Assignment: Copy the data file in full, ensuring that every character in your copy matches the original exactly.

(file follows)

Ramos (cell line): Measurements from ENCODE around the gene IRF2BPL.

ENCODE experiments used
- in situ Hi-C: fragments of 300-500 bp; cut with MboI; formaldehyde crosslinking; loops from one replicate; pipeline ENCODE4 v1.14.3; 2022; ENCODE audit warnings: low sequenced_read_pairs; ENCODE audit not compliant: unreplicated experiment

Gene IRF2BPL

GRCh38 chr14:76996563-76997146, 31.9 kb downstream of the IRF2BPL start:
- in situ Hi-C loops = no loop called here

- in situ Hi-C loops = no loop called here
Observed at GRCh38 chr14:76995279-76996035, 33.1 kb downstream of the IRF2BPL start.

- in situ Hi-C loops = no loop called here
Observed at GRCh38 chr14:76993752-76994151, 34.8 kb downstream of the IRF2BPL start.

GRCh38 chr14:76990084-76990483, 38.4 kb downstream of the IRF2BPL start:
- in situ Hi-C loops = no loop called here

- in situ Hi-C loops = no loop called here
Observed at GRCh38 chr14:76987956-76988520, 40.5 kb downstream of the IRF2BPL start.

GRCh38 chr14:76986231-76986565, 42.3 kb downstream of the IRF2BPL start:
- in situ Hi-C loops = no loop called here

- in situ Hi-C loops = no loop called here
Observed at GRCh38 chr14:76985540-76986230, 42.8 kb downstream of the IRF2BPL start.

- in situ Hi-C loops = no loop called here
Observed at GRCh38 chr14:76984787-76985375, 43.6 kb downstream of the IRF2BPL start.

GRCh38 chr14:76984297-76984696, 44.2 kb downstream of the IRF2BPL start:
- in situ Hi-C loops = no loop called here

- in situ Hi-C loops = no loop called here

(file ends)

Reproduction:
Ramos (cell line): Measurements from ENCODE around the gene IRF2BPL.

ENCODE experiments used
- in situ Hi-C: fragments of 300-500 bp; cut with MboI; formaldehyde crosslinking; loops from one replicate; pipeline ENCODE4 v1.14.3; 2022; ENCODE audit warnings: low sequenced_read_pairs; ENCODE audit not compliant: unreplicated experiment

Gene IRF2BPL

GRCh38 chr14:76996563-76997146, 31.9 kb downstream of the IRF2BPL start:
- in situ Hi-C loops = no loop called here

- in situ Hi-C loops = no loop called here
Observed at GRCh38 chr14:76995279-76996035, 33.1 kb downstream of the IRF2BPL start.

- in situ Hi-C loops = no loop called here
Observed at GRCh38 chr14:76993752-76994151, 34.8 kb downstream of the IRF2BPL start.

GRCh38 chr14:76990084-76990483, 38.4 kb downstream of the IRF2BPL start:
- in situ Hi-C loops = no loop called here

- in situ Hi-C loops = no loop called here
Observed at GRCh38 chr14:76987956-76988520, 40.5 kb downstream of the IRF2BPL start.

GRCh38 chr14:76986231-76986565, 42.3 kb downstream of the IRF2BPL start:
- in situ Hi-C loops = no loop called here

- in situ Hi-C loops = no loop called here
Observed at GRCh38 chr14:76985540-76986230, 42.8 kb downstream of the IRF2BPL start.

- in situ Hi-C loops = no loop called here
Observed at GRCh38 chr14:76984787-76985375, 43.6 kb downstream of the IRF2BPL start.

GRCh38 chr14:76984297-76984696, 44.2 kb downstream of the IRF2BPL start:
- in situ Hi-C loops = no loop called here

- in situ Hi-C loops = no loop called here